Demos looks the July 2012 Young Adult Employment Report though a mixed lens, on one hand the unemployment rate for 25-to-34 year olds remained stable at 8.2 percent, but data indicate this cohort also left the labor force – ending their job search for whatever reason.
Tying this bleak outlook back to the nonprofit sector – I was curious about the results from the latest survey from Idealist.org which indicate unemployed young adults are not flocking to the HR departments of nonprofit organizations. According to the data reported in Voices from the Sector: The Idealist.org Nonprofit Job Seeker Report, people 18-to-29 years made up 27 percent of nonprofit job applicants – just slightly above the 24 percent of 30-to-39 year olds and below the 28 percent of job-seekers aged 50 to 54 years. Interesting.
What are you experiencing as a nonprofit professional or job-seeker? Are older persons returning to the full-time workforce, including nonprofit organizations? Are Millenials just not attracted to the sector as much as their older counterparts?
|May 7, 2012||Posted by M. P. under Children and Family, Drug and Alcohol, Health, Policy||
Last month the United Way of the Laurel Highlands announced the results of their 2011 Community Needs Assessment Survey, an endeavor used to inform their own strategic planning process. It is also a helpful resource for nonprofits, foundations and businesses operating in or around Cambria and Somerset counties in Pennsylvania.
The report identified the following priory issue areas for the region:
- Helping Children Succeed, including use of alcohol and drugs, parenting issues, family and domestic violence and school readiness.
- Supporting Vulnerable and Aging Populations, including affordable medical care, mental illness and emotional issues, gaps in family support systems and social support systems, and affordable and appropriate housing.
- Strengthening and Supporting Families, including affordable medical care and insurance, unemployment, drug and alcohol abuse and domestic violence.
- Promoting Self Sufficiency, including unemployment and under-employment, job training, drug and alcohol use, criminal histories, credit histories and personal savings.
- Promoting Health and Wellness, including obesity, unhealthy lifestyles and affordable medical care and health insurance and drug and alcohol abuse.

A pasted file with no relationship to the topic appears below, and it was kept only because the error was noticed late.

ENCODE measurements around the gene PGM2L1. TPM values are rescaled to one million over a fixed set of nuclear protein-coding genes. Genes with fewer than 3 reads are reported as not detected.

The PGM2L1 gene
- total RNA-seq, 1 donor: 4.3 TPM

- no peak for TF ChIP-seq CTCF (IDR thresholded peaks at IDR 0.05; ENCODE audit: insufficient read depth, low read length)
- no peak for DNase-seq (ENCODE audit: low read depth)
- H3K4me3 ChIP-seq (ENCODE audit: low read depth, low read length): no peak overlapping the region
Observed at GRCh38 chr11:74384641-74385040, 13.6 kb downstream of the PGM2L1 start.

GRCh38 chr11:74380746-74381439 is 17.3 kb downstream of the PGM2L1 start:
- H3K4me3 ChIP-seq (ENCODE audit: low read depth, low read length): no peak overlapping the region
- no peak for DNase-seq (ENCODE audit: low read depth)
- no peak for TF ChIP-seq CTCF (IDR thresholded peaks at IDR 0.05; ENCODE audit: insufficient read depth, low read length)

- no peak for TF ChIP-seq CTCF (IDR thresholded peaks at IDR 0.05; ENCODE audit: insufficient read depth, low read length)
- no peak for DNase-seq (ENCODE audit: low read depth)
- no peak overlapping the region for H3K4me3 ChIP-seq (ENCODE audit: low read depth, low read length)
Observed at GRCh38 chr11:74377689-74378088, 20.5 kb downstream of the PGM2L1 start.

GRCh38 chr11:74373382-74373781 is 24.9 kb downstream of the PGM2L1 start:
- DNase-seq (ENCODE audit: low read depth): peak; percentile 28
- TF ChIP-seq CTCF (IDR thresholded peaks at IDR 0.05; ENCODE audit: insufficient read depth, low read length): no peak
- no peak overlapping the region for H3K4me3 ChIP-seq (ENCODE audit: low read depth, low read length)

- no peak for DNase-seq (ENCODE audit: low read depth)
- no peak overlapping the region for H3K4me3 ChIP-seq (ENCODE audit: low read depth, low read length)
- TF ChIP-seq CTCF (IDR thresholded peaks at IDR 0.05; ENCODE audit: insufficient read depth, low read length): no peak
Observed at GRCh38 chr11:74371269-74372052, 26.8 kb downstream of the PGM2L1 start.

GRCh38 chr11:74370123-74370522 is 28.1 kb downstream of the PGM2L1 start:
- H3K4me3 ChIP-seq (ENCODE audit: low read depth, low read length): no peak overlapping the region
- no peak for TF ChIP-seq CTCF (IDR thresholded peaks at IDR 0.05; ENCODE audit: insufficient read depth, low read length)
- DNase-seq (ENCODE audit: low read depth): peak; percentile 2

The report contains demographic, education, economic and health profiles on Cambria and Somerset counties as well as a discussion of methods to best support and empower individuals and communities in the Laurel Highlands. It is available for download on the United Way of the Laurel Highlands website.
|June 13, 2011||Posted by M. P. under Budget, Management, News, Policy, Research||
A brief from the Maryland Budget and Tax Policy Institute highlights fallout from the trend of states slashing human service budgets at a time when programs are experiencing an increase in participation. Data from the University of Baltimore indicate the workload grew by 45 percent at some state social service programs between 2002 and 2010 – the same years a hiring freeze and subsequent cuts were implemented. The irony for families who have been waiting weeks or months for emergency aid to be approved is that the same economic woes that led to their need for temporary assistance also led to the elimination of program case managers and staff.
In Maryland, the results of an all cuts budget on such programs are a reduction in staff training, reliance on antiquated information technology systems, an increased workload and uneven distribution of staff. While trimming the budgetary fat and eliminating waste should be encouraged across ALL departments, the report links cuts to delays and errors in determining program eligibility, as well as other inefficiencies.
As Pennsylvania’s budget is also an all cuts piece of legislation at a time of increasing need, this report may foretell what we will experience as the unintended (I hope) consequences of such measures. How is your nonprofit meeting the challenge of serving more people with fewer resources? Has efficiency suffered due to lack of staff, training or technological resources?
The complete brief, Report Shows Several Local Departments do Social Services Dramatically Understaffed: Nearly 1100 Family Investment Staff Needed to Manage Workload, is available at the Maryland Budget and Tax Policy Institute’s web page.